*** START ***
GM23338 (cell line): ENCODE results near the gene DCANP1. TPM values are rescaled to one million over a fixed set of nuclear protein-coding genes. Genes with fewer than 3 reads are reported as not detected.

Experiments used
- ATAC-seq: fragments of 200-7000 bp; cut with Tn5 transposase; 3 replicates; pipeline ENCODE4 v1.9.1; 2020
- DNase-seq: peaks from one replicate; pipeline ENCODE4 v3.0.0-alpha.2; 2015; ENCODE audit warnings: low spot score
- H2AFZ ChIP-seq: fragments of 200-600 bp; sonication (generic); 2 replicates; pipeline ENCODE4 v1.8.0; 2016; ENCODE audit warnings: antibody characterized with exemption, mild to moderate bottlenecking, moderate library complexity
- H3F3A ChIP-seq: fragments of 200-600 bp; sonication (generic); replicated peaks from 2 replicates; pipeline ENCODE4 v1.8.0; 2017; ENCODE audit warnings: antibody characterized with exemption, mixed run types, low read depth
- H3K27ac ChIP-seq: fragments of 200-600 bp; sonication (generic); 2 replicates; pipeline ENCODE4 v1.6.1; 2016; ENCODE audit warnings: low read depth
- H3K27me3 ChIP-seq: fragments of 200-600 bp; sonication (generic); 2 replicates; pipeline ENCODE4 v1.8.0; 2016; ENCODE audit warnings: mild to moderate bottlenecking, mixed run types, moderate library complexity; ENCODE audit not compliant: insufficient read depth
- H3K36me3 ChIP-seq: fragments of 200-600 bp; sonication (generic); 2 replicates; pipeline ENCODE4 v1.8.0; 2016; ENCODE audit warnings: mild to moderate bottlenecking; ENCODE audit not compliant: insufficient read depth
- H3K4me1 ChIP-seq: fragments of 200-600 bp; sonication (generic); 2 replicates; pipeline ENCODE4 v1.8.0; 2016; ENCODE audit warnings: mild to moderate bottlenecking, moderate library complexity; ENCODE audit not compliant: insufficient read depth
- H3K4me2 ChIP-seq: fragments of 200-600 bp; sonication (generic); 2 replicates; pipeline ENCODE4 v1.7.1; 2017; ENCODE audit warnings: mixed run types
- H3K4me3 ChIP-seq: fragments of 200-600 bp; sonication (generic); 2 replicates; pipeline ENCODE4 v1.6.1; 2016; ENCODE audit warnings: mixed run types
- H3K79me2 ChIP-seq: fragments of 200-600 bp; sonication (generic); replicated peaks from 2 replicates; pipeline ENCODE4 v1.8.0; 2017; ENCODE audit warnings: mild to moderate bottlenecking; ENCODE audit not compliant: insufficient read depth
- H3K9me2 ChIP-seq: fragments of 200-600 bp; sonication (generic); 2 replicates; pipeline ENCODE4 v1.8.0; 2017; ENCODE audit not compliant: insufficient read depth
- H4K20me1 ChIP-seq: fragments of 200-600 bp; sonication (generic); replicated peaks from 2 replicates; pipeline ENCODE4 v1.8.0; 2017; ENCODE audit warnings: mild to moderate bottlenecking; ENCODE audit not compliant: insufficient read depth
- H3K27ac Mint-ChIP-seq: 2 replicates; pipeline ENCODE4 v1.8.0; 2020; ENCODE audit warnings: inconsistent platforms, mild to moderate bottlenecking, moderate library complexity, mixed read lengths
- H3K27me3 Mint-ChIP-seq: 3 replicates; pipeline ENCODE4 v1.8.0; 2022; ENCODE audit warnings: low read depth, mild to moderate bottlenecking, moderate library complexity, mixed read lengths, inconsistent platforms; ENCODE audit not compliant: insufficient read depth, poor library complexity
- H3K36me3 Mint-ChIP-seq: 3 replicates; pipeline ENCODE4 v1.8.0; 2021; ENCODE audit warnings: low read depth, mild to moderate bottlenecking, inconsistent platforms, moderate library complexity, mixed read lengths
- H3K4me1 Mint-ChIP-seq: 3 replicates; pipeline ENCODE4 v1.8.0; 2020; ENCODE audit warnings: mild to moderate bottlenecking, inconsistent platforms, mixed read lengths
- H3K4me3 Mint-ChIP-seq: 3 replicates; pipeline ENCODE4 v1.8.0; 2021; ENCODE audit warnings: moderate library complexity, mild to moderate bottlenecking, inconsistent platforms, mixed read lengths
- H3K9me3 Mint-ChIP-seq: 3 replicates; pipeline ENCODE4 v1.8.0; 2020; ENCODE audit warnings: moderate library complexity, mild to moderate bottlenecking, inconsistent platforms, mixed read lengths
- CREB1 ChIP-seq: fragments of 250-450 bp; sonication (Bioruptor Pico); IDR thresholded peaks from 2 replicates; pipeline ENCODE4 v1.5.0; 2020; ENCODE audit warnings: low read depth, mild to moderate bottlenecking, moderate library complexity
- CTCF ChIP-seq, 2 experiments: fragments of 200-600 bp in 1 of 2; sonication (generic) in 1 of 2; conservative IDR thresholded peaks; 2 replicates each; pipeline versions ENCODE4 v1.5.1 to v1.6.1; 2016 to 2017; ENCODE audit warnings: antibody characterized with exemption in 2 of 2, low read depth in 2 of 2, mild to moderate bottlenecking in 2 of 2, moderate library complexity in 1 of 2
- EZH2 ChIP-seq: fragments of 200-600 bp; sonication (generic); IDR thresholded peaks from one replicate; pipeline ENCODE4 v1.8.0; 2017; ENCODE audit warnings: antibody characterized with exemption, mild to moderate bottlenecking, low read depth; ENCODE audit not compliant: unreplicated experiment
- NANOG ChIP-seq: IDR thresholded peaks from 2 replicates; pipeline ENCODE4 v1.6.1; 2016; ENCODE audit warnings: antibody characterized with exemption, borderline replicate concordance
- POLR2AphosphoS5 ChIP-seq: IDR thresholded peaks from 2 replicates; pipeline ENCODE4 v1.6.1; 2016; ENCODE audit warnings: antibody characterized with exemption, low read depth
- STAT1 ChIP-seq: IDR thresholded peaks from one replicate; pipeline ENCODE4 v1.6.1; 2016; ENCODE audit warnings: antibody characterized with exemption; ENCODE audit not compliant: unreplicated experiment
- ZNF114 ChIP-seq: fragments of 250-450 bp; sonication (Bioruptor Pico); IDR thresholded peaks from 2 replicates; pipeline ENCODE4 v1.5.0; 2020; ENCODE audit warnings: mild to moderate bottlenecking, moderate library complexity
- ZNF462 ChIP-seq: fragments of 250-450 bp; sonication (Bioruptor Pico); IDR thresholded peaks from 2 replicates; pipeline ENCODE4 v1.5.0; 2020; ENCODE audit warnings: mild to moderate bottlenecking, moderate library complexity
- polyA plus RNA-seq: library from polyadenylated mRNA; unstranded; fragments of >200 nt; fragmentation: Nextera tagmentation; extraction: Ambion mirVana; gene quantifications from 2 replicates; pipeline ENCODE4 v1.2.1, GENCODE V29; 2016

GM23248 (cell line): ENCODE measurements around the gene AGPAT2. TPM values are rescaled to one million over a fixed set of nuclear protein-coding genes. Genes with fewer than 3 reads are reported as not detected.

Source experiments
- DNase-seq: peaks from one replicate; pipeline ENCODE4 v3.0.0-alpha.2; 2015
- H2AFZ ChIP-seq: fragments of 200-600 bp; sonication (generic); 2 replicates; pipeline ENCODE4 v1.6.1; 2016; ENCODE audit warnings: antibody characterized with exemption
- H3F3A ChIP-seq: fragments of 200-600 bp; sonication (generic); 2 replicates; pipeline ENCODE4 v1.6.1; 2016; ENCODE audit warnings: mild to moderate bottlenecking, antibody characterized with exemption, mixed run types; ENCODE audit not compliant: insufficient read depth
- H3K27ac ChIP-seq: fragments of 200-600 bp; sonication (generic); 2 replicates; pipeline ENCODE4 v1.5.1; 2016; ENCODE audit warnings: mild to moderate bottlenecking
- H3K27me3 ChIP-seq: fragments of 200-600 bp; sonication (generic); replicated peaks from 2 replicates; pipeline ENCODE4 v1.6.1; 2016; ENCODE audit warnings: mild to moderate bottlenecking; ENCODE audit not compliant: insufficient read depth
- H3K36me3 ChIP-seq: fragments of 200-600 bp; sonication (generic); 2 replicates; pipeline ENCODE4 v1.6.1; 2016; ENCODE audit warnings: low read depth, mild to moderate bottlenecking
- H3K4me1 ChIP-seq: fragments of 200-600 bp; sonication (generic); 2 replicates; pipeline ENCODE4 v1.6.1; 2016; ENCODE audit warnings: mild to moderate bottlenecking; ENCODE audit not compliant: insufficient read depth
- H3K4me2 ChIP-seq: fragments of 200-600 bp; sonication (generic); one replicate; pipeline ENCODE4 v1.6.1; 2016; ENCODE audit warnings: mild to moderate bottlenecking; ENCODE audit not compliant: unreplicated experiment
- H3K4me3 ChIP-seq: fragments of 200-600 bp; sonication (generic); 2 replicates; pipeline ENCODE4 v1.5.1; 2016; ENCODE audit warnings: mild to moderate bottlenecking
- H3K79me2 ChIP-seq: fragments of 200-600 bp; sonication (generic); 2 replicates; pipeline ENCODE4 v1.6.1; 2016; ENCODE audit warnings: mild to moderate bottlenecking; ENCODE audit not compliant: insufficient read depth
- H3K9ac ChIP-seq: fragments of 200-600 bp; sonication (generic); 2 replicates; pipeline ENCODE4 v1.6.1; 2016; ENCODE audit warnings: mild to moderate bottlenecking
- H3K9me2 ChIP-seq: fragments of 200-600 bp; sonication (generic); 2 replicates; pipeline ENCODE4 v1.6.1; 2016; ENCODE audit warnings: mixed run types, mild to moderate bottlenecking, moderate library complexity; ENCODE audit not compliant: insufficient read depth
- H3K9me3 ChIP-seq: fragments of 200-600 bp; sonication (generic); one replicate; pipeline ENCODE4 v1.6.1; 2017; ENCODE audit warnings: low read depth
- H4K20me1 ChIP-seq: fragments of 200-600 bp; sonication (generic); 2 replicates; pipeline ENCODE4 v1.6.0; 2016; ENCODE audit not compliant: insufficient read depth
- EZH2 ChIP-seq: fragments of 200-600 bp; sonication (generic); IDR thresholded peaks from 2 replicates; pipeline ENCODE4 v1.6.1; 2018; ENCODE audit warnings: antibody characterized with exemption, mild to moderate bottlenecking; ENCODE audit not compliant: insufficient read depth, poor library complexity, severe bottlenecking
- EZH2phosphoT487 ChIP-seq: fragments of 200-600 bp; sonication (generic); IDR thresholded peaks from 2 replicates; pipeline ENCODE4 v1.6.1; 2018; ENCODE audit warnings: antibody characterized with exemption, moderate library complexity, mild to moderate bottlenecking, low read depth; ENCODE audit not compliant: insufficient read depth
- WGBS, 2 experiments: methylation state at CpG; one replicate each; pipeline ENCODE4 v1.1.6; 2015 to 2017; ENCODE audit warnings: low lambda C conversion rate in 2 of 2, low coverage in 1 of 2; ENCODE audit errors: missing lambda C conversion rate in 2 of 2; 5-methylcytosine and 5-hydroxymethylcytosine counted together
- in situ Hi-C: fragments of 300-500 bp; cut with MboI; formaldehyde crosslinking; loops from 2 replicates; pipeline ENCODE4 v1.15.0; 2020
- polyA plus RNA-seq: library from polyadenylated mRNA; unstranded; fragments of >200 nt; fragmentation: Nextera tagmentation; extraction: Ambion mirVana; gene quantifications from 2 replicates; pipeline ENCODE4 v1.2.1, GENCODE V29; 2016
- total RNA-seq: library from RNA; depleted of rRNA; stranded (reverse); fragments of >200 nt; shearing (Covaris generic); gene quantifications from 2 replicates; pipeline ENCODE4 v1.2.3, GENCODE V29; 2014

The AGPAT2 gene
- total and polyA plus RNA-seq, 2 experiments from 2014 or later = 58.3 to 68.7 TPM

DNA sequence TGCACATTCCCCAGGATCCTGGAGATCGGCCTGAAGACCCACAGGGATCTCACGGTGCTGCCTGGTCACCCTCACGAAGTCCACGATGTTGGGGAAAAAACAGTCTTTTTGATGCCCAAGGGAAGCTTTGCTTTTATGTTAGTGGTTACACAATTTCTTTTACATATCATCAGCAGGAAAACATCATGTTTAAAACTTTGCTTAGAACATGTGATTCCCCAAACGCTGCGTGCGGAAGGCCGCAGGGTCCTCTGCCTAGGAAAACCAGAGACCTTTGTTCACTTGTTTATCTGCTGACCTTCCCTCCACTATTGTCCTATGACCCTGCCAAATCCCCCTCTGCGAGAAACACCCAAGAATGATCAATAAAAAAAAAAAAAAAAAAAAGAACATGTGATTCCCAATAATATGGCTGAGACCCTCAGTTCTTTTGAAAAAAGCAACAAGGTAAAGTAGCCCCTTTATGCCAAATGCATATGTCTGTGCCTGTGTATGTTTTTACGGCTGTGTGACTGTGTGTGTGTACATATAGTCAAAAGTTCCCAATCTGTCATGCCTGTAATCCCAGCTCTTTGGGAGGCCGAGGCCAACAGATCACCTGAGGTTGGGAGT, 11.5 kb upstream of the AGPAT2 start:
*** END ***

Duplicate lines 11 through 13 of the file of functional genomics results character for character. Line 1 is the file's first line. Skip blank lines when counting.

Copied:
- H3K4me2 ChIP-seq: fragments of 200-600 bp; sonication (generic); 2 replicates; pipeline ENCODE4 v1.7.1; 2017; ENCODE audit warnings: mixed run types
- H3K4me3 ChIP-seq: fragments of 200-600 bp; sonication (generic); 2 replicates; pipeline ENCODE4 v1.6.1; 2016; ENCODE audit warnings: mixed run types
- H3K79me2 ChIP-seq: fragments of 200-600 bp; sonication (generic); replicated peaks from 2 replicates; pipeline ENCODE4 v1.8.0; 2017; ENCODE audit warnings: mild to moderate bottlenecking; ENCODE audit not compliant: insufficient read depth